As social media increasingly makes an impact in our everyday lives, the use of hashtags (#) plays a vital part in the information we see and engage with as an audience, but also as a business. But what exactly is a hashtag and how do they work?
Explained simply, it is a word, phrase, name or acronym, which when preceded with a # symbol becomes clickable, and leads to a filtered page on a social network where the same #word has been used by other users in posts. They are used in a variety of ways such as to share news, to give extra context to a post or for an event. On social media channels such as Facebook or Twitter, once a hashtag has been used multiple times, it will climb up the ladder to reach their trending topics section, displayed on the homepages of the sites.
Originating its social presence on Twitter, the hashtag has recently celebrated its 10th birthday, proving its popularity is here to stay as it is absorbed by more websites and more users.
In this article, we will look at how event professionals should include hashtags throughout their event process, and the do’s and don’ts of using the iconic # symbol.
Before The Event
It’s never too early to create your hashtag phrase to promote your business or event. Consider the length of the hashtag. Different social media platforms have limited characters, for example a tweet can only be 140 characters so it’s ideal to keep your phrase or word as short as possible, ensuring it still relates back to your event or company’s appearance.
Using your hashtag before your event is a free method of marketing – so make the most of it! Facebook, Twitter, Instagram, LinkedIn and YouTube all support them, therefore use your phrase on all your social media accounts to engage as many users as possible. Whenever you post anything related to your event, make sure to include your hashtag, along with any other relevant phrases. A common one for event professionals is #EventProfs but be sure to research any other key words related to your event and its theme, for example if it is a technology conference, be sure to use relevant hashtags such as #technology or #virtualreality. The event itself will almost certainly be using a hashtag so research into the official one being used to incorporate into your social content. Even consider the location of the event such as #OlympiaLondon or #Brighton to attract local attention on the build-up to the show you’re attending.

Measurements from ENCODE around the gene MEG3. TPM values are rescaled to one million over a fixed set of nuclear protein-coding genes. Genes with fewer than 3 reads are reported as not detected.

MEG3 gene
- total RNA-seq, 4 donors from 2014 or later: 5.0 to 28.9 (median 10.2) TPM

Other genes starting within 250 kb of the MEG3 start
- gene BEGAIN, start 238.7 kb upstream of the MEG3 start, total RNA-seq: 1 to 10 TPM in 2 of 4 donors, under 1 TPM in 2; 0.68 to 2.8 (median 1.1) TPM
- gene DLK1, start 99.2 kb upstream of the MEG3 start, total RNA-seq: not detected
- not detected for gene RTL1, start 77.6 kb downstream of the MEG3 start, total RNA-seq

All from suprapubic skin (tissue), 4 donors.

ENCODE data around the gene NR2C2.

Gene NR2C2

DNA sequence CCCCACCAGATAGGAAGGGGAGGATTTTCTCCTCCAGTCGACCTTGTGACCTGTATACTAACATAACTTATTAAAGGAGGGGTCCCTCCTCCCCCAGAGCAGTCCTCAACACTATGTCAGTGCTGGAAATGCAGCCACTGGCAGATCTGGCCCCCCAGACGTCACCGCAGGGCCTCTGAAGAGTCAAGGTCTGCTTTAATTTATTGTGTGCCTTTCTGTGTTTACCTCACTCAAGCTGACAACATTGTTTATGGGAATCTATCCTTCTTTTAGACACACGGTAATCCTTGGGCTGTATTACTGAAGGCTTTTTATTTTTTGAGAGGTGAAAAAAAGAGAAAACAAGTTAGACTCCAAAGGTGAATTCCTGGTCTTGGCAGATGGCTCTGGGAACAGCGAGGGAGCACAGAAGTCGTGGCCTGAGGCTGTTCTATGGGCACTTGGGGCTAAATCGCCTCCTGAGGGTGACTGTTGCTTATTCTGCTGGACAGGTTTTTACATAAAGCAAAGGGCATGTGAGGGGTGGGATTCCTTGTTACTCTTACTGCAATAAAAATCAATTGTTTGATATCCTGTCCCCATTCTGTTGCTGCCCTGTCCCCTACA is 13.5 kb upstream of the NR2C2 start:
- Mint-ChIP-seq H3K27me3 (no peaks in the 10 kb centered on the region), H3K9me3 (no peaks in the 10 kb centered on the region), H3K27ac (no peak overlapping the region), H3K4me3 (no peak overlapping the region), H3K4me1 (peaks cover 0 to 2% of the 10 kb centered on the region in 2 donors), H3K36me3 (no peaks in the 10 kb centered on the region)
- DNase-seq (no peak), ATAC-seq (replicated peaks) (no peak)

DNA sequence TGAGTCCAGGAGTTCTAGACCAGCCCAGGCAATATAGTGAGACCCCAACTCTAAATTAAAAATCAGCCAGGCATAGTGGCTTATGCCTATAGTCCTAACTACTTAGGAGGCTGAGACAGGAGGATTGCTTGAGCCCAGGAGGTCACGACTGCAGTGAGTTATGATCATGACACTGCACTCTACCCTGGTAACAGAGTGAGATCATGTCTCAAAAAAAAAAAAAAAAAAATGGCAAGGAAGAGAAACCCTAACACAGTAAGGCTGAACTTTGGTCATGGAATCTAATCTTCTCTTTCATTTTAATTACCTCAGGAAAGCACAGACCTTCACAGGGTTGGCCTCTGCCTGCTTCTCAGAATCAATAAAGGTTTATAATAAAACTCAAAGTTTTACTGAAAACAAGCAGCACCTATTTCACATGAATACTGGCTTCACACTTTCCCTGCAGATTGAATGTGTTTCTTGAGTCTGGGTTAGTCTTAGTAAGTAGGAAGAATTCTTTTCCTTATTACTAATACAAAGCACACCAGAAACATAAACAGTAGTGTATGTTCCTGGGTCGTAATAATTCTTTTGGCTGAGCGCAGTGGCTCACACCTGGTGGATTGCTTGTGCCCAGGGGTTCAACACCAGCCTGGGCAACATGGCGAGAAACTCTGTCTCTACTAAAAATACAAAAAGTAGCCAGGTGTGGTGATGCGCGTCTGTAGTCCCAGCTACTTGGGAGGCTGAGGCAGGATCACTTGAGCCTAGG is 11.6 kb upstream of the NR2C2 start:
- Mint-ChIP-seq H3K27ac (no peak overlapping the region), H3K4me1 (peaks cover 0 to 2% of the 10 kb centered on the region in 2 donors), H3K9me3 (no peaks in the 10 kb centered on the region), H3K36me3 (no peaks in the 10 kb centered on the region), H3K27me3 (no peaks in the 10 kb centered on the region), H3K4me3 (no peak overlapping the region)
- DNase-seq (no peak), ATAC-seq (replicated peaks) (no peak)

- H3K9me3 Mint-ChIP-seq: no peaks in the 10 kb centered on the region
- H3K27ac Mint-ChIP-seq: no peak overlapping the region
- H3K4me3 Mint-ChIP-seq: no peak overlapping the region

During The Event
A hashtag is a fantastic way to not only build atmosphere before your event, but can also be used during the event to uphold audience engagement and view real-time social media mentions.
It is growing increasingly common to see exhibitors with social media walls on their exhibition stand. A social media wall is primarily a digital display, showing people who either @mention your company or use your specified hashtag, viewing it on a live feed. It’s a great way to publicise your hashtag and your business, but also bold way to encourage attendees to engage with your stand, clearly seeing their social media content appear on the wall.
During your event, boost the use of the hashtag by incentivising it with a competition or exclusive content. Give people more of a reason to share it by rewarding them during or after the event with entertainment, photo opportunities or as an entry to win a prize.
Although it is to be used on your social media profiles, you can also promote your hashtag through other mediums. Make sure it is clearly visible on any products or leaflets you are handing out, so that even after the event your visitors can share your hashtag on their social media channels.